Innovate UK funding is supporting the next stage in development of the Smart Spacer from implant manufacturers MatOrtho and the Wallwork Group.

Smart Spacer applies a chromium-nitride silver coating (CrN-Ag) directly to an existing cobalt-chromium total knee replacement (TKR) implant for use as a temporary spacer device during two-stage treatment of peri-prosthetic infection. It will directly treat antibiotic-resistant infections such as methicillin-resistant staphylococcus aureus and staphylococcus epidermis, presenting significant advantages over current treatments and for the future of a coated prosthesis as long-term primary treatment.

Wallwork specializes in hard coating developments and applications providing a coating process service using the company’s physical vapor deposition (PVD) machines. The company provides nano-composite coatings that improve surface characteristics and performance in a range of industries.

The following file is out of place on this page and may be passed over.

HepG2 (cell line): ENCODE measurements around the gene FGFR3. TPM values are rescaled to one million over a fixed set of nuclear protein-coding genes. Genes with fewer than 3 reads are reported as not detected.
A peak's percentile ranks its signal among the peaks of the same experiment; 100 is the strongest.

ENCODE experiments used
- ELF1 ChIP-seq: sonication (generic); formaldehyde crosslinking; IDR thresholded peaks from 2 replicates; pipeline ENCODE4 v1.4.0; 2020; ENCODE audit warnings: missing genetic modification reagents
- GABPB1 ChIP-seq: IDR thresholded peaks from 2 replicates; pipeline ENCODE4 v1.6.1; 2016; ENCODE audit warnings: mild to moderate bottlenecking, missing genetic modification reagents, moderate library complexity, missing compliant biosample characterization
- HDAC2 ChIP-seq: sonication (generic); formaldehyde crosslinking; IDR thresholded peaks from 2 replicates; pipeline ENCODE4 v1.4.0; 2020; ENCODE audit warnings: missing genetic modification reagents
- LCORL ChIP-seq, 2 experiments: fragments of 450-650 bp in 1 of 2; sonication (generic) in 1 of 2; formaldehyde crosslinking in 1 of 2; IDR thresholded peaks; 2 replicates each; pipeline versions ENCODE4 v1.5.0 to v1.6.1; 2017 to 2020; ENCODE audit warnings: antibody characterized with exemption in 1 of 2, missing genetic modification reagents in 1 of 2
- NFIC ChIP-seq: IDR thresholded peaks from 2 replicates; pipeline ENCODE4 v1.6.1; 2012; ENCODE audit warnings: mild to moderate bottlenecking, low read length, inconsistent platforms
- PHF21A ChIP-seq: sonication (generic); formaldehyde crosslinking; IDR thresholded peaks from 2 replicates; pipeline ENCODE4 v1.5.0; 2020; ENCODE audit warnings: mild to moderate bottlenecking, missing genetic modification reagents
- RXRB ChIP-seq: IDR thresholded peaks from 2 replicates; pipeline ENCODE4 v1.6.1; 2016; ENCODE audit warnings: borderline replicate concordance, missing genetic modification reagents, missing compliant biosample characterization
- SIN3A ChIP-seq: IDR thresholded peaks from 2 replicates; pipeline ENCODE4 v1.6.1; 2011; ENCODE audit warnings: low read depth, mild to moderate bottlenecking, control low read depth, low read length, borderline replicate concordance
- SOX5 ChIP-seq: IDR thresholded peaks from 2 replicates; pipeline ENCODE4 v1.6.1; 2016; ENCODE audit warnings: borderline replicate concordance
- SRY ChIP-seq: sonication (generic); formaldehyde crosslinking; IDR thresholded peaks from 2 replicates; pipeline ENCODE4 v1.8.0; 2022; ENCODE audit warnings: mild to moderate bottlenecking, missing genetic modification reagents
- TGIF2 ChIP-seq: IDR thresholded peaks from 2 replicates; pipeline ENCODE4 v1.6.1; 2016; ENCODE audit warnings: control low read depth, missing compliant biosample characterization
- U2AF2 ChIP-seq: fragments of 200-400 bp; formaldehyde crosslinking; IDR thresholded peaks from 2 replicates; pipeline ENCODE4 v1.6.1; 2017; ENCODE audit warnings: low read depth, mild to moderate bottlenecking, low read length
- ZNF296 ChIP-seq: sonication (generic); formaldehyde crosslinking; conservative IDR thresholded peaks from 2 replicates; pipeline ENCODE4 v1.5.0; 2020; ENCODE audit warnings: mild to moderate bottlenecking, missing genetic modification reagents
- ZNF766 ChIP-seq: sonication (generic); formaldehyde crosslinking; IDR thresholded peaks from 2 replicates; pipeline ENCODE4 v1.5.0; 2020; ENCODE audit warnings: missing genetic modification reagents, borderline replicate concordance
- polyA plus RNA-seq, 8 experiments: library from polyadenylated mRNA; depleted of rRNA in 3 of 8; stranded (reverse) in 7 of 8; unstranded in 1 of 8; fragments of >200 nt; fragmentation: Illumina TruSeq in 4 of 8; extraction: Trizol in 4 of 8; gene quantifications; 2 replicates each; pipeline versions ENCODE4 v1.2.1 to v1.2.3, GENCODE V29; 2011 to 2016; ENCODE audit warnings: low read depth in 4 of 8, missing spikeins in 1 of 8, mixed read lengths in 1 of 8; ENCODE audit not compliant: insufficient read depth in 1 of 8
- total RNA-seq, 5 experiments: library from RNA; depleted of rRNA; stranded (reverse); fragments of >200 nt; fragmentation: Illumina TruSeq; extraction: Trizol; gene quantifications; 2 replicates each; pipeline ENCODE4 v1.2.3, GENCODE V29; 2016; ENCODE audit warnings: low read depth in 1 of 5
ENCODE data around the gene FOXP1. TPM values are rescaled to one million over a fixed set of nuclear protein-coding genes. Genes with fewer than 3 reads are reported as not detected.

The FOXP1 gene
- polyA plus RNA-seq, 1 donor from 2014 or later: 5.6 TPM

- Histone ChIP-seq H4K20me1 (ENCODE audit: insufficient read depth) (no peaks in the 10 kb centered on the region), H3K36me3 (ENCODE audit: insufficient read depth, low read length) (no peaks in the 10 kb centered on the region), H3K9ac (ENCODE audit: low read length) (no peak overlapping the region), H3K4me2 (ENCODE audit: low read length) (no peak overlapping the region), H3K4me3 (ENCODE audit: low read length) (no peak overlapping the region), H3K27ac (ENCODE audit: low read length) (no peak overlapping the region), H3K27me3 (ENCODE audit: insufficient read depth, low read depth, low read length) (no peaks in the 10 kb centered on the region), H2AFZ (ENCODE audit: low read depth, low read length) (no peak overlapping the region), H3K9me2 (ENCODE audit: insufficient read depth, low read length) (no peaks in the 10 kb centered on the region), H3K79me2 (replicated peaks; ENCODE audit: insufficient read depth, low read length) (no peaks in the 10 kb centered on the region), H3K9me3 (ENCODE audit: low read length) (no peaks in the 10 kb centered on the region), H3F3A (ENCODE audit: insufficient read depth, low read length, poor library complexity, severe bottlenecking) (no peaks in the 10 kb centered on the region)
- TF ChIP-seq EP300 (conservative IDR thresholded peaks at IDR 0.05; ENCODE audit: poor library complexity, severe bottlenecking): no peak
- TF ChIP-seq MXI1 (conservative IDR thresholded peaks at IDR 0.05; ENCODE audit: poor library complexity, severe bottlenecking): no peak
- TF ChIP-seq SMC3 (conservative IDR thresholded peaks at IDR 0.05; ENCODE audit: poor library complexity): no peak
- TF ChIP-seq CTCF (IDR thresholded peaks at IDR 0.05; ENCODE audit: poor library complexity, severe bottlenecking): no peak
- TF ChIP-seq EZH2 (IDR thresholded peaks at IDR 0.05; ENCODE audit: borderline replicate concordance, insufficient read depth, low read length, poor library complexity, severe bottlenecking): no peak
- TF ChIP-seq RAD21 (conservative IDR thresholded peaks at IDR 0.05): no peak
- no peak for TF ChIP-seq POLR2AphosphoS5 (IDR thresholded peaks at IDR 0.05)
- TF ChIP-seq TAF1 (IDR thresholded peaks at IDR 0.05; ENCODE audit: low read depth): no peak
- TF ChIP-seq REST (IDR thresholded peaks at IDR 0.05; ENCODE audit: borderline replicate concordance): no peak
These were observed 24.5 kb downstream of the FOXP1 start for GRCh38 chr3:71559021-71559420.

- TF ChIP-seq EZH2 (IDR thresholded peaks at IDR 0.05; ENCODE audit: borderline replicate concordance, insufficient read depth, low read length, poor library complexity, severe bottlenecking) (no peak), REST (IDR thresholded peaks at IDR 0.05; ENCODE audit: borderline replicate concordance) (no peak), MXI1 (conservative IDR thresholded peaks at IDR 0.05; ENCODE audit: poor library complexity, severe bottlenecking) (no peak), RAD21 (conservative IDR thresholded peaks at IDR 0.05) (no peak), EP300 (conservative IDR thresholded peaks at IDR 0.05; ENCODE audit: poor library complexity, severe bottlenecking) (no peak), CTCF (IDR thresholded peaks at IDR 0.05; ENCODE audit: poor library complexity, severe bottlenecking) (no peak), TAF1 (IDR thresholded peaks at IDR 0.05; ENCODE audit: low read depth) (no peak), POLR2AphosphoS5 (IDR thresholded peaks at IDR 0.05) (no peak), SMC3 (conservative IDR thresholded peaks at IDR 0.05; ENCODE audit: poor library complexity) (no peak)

The Wallwork CrN-Ag coating to be applied to the Smart Spacer has two initial functions – the release of silver ions can actively reduce infection and the coating provides a barrier to the device, protecting the surface and preventing the leaching of metal ions into the patient. Initial trials have shown ion leakage to be virtually nil at 200x less than that for uncoated devices. The coating will be engineered to work in two stages with movement and loading of the knee joint triggering an initial boost of silver ions from the sacrificial surface layer to counter infection immediately after implantation. The device will release lower levels of silver ions as recovery progresses.

Initial development work will focus on accelerated life testing of the coated knee joints by mechanical simulation so that the engineering of the coating can be perfected. The expectation is that the coated Smart Spacer will facilitate speedier stabilization of the infection and may reduce the reliance on large doses of antibiotics. Success as a spacer will then create a pathway for similarly coated TKR devices to proceed for further trials as a primary knee replacement.

Significant support is being provided by the Royal National Orthopaedic Hospital, University College London, and Queen Mary University London.,,